Napier’s average house value now sits at $655,000 according to the latest rating valuations prepared by Quotable Value (QV), an increase of 35.2% since 2017. The corresponding average land value has increased by 37.1% to $304,000.

Rating valuations are usually carried out on all New Zealand properties every three years to help local councils set rates for the following three-year period. They reflect the likely selling price of a property at the effective revaluation date, which was 1 September 2020, and do not include chattels. The new valuations will be posted to Napier property owners in the coming weeks.

“The demand for residential housing has been very strong since New Zealand came out of lockdown, with most residential properties seeing increases of between 30%-45% since the 2017 revaluation. The biggest increases have been experienced in the entry-level locations where first home buyers are competing hard with investors,” says QV’s Andrea Christie.

Commercial property capital values have also risen since 2017, with a 30.3% increase, and a corresponding land value increase of 76.2%. Capital values in the industrial sector have increased by 47% with industrial land values increasing 84.4% over the three-year period.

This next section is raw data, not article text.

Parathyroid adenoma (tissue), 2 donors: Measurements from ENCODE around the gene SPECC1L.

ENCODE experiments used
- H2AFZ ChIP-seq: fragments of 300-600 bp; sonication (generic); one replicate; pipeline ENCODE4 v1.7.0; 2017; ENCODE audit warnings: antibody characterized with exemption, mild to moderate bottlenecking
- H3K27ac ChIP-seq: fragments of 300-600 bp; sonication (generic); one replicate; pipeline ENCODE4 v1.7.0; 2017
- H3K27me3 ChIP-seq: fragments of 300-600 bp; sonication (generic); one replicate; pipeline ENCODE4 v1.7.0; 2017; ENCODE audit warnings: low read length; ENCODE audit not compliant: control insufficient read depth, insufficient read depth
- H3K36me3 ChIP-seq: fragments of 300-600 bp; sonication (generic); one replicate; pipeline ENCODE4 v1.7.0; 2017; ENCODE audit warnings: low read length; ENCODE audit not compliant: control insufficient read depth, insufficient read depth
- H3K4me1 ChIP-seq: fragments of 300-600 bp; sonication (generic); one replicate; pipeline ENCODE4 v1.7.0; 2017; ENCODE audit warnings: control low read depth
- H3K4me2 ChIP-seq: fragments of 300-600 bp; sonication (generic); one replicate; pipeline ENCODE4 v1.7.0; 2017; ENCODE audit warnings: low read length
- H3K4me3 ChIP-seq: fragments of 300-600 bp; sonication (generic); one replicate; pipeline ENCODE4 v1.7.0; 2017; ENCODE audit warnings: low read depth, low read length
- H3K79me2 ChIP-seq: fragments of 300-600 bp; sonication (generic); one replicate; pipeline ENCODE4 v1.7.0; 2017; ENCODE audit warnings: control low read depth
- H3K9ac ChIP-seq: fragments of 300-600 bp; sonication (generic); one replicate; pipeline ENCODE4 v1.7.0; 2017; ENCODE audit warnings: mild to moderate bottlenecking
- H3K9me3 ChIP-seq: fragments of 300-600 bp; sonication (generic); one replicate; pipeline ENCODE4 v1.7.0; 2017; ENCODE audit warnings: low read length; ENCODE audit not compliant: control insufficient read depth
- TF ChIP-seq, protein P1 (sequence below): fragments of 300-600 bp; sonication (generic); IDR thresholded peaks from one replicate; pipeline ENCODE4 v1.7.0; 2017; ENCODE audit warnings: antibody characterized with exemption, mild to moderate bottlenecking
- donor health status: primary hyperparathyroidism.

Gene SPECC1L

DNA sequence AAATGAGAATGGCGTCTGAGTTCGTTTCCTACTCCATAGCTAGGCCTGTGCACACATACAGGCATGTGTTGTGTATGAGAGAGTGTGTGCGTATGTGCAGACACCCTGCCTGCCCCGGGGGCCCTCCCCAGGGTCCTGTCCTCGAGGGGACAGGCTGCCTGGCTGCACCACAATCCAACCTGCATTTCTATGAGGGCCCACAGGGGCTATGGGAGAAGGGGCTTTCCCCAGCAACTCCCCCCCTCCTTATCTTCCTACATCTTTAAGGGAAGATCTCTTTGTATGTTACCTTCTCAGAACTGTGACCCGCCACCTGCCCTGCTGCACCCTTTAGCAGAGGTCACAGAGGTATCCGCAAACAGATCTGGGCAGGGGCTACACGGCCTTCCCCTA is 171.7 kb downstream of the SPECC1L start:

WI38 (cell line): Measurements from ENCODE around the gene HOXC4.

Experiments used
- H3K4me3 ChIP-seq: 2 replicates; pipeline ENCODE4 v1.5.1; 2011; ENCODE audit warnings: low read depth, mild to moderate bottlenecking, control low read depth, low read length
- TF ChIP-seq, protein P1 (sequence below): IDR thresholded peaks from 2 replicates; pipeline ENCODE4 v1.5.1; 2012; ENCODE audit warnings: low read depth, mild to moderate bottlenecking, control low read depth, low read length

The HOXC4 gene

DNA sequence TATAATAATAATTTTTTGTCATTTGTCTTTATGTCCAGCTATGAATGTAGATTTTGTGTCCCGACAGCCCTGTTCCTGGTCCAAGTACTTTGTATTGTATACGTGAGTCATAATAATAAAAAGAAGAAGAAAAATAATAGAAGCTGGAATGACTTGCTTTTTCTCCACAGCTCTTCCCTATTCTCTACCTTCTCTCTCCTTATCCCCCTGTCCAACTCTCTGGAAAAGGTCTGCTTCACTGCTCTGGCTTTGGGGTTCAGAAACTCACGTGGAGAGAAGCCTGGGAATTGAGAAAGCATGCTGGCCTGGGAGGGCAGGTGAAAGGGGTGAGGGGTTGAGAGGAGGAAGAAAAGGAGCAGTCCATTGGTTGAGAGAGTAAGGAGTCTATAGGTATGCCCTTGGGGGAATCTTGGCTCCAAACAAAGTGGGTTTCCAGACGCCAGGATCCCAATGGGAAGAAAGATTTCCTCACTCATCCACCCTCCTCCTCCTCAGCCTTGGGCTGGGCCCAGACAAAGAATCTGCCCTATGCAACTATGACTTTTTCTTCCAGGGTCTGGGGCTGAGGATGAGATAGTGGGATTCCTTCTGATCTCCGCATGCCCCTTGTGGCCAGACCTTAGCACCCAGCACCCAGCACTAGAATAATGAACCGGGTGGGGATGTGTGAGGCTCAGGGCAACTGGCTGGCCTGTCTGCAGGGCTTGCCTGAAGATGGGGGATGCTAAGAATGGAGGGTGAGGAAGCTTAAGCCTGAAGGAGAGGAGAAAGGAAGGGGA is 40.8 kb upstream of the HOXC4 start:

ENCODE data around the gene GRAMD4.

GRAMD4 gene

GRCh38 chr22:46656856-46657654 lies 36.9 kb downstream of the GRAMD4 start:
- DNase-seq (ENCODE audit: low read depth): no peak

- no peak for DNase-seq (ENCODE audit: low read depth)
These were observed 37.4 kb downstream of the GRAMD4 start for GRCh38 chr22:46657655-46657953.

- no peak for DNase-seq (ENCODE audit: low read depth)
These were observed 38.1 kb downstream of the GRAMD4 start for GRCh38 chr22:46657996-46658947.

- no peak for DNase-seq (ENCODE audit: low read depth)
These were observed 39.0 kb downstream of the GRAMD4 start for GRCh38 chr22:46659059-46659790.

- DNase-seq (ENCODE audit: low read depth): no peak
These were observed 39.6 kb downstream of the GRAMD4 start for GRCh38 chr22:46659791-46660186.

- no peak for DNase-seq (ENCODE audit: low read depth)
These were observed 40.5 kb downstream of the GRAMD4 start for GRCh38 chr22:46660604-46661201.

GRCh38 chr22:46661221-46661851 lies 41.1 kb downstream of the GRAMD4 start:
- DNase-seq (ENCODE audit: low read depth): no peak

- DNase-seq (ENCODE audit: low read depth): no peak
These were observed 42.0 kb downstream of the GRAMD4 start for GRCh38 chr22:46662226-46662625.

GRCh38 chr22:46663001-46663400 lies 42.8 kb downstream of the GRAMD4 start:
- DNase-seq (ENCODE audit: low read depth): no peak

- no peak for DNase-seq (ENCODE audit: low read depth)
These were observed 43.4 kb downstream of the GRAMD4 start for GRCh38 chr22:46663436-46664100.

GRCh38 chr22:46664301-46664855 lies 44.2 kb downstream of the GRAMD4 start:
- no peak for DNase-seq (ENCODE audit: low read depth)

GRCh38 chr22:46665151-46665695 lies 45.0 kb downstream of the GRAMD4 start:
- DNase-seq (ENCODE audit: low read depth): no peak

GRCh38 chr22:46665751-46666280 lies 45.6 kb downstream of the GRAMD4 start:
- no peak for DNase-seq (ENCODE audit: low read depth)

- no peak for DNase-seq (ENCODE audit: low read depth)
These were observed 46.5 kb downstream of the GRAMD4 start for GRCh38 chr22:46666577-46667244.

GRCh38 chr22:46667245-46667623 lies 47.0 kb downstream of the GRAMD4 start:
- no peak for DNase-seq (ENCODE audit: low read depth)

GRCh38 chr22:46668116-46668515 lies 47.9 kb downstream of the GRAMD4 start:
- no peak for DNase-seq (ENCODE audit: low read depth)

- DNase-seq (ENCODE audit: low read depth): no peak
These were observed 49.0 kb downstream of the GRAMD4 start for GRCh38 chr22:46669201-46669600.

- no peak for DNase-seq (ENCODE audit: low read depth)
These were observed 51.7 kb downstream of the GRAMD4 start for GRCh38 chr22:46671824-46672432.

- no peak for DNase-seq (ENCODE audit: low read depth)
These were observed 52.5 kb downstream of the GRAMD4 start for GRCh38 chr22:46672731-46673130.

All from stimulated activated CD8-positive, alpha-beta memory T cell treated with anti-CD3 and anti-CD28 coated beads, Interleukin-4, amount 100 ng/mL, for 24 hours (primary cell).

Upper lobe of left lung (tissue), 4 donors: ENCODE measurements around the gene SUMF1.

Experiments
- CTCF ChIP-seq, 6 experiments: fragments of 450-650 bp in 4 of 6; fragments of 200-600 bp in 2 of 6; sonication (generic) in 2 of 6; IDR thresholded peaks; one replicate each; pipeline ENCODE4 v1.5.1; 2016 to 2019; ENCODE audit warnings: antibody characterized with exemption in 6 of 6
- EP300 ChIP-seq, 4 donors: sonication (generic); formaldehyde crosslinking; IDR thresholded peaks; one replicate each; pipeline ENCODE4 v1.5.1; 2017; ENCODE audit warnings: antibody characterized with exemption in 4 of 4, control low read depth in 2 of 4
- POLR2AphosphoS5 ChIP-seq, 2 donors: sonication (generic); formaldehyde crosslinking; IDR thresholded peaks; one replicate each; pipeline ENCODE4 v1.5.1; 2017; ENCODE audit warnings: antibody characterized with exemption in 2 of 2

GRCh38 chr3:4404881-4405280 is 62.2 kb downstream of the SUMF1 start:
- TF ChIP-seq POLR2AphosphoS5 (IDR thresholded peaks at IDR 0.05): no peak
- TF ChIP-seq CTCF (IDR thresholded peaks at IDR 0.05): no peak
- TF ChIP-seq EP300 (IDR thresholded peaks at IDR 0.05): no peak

“This shows a solid performance for commercial and industrial properties which have displayed resilience throughout the challenges of lockdown,” said Christie. “The industrial locations have performed particularly well with the low interest rate environment providing opportunities for existing tenants to become their own landlords for the first time.”

Lifestyle and rural properties have also experienced considerable growth since 2017, with the average capital value of an improved lifestyle property increasing by 30.3% to $1.2 million, while the corresponding land value for a lifestyle property increased by 45.2% to $563,000.

QV says the it’s helpful to remember the effective rating revaluation date of 1 September 2020 has passed and any changes in the market since then will not be included in the new rating valuations. This means in many cases a sale price achieved in the market today may be different to the new rating valuation set as at 1 September 2020 and that rating valuations are not designed to be used as market valuations for raising finance with banks or as insurance valuations.

If property owners do not agree with their rating valuation, they have a right to object through the objection process before 22 January 2021.

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